the whole point of the female bayonet gas socket, was to make it simple for anyone to remove and replace a gas cooker. the cookers even have to fitted with a hose and bayonet male.
    the regs do not say that only a corgi man can insert a male bayonet into a female socket fitting.
    anyone who tells you otherwise is talking cobblers.
    Get some gorm.
  • Razor
    Actually, there's an exception in the gas regs that specifically allows people to remove cooker hoses from bayonet fittings,I suspect you have had no posts by other engineers, (apologies if there have been), because they know that it is not uncommon for these fittings to weep gas, so on the one hand they don't want to encourage you to DIY them but also do not wish to be accused of profiteering.

    The choice is yours!
  • timmyevo
    i'm a corgi engineer. you can remove the fitting, its not rocket surgery! all you should do though is check for gas weeping, to do this, mix washing up liquid with water to make a soupy solution, wipe this solution over the fitting to check for leaks.
    • MissG
    • By MissG 25th Oct 07, 10:40 PM
    • 841 Posts
    • 587 Thanks
    MissG
    i'm a corgi engineer. you can remove the fitting, its not rocket surgery! all you should do though is check for gas weeping, to do this, mix washing up liquid with water to make a soupy solution, wipe this solution over the fitting to check for leaks.
    Originally posted by timmyevo
    :confused: Isn't washing up liquid a corrosive to copper???
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    • Canucklehead
    • By Canucklehead 26th Oct 07, 9:24 AM
    • 6,264 Posts
    • 3,371 Thanks
    Canucklehead
    i'm a corgi engineer. you can remove the fitting, its not rocket surgery! all you should do though is check for gas weeping, to do this, mix washing up liquid with water to make a soupy solution, wipe this solution over the fitting to check for leaks.
    Originally posted by timmyevo
    Hi

    You forgot the bit about washing the soapy solution off with water or using the leak detecting fluid they charge you loadsa money for.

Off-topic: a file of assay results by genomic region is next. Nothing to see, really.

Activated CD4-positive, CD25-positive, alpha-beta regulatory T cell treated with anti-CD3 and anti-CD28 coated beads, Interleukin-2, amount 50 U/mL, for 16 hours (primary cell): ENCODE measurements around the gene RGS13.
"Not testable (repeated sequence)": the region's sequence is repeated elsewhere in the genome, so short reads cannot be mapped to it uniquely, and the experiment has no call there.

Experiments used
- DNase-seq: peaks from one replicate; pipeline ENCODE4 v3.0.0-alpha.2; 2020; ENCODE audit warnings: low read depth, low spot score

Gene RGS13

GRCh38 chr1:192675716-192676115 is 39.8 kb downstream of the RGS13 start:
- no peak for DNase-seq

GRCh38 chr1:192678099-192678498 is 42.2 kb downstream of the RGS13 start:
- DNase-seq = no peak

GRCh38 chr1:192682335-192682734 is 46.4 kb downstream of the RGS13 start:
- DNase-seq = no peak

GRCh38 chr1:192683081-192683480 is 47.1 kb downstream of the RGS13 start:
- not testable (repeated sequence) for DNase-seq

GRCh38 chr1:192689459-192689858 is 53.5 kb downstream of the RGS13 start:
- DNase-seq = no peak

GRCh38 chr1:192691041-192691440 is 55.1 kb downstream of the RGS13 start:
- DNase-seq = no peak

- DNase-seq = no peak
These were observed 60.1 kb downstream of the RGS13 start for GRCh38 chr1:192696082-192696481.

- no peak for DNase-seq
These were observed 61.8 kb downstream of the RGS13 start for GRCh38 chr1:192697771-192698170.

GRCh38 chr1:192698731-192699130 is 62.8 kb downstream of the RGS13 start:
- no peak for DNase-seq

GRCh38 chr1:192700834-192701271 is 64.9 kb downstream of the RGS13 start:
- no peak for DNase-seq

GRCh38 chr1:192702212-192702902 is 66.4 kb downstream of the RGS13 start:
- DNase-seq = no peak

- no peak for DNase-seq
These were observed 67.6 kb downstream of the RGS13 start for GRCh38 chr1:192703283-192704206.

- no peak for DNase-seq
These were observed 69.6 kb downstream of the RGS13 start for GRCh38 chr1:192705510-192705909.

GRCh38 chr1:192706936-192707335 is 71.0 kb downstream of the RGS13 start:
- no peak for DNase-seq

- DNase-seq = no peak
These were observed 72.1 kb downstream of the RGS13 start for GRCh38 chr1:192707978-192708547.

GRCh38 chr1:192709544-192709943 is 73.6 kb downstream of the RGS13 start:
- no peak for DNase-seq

MissG is correct.

    Corgi Guy.
    Ask to see CIPHE (Chartered Institute of Plumbing & Heating Engineering)
  • Razor
    That is true, the chlorine content is corrosive to metals, (the actual fitting will be brass in this case). Most of the DIY places sell Leak Detection Fluid for gas in the plumbing section. Mind you they also sell flueless gas fires, don't get me started on that!!
    • MarkyMarkD
    • By MarkyMarkD 13th May 09, 10:56 PM
    • 9,799 Posts
    • 4,216 Thanks
    MarkyMarkD
    As we are in the process of moving house, my wife has been mugged almost £100 for disconnecting a gas cooker we don't even want (but nor do the people buying our house) - way more than it's going to fetch on eBay. D'oh!

    The removal men wouldn't do it cos of liability blah blah blah.

    I could have disconnected it myself in three seconds but she is too dim to do it and I'm a few hundred miles away. Grrrr!
  • edward t bear
    Hi. I disconnected the cooker just like that but could smell gas so did the soapy water test and found the bayonet was leaking. Had to reconnect the old cooker. New cooker is electric but now can't use it. What do I do next? Do I need to call in a gas engineer?
  • gasbag1602
    Yes you need to call a gas safe registered engineer who will carry out a test for tightness, cap off or plug the pipe then carry out another test for tightness(make sure you have no gas leak) Then he will carry out a purge and relight confirming all other gas appliances are visually safe,
    Job done
    Guys unless you can carry out that proceedure please dont "do it yourself"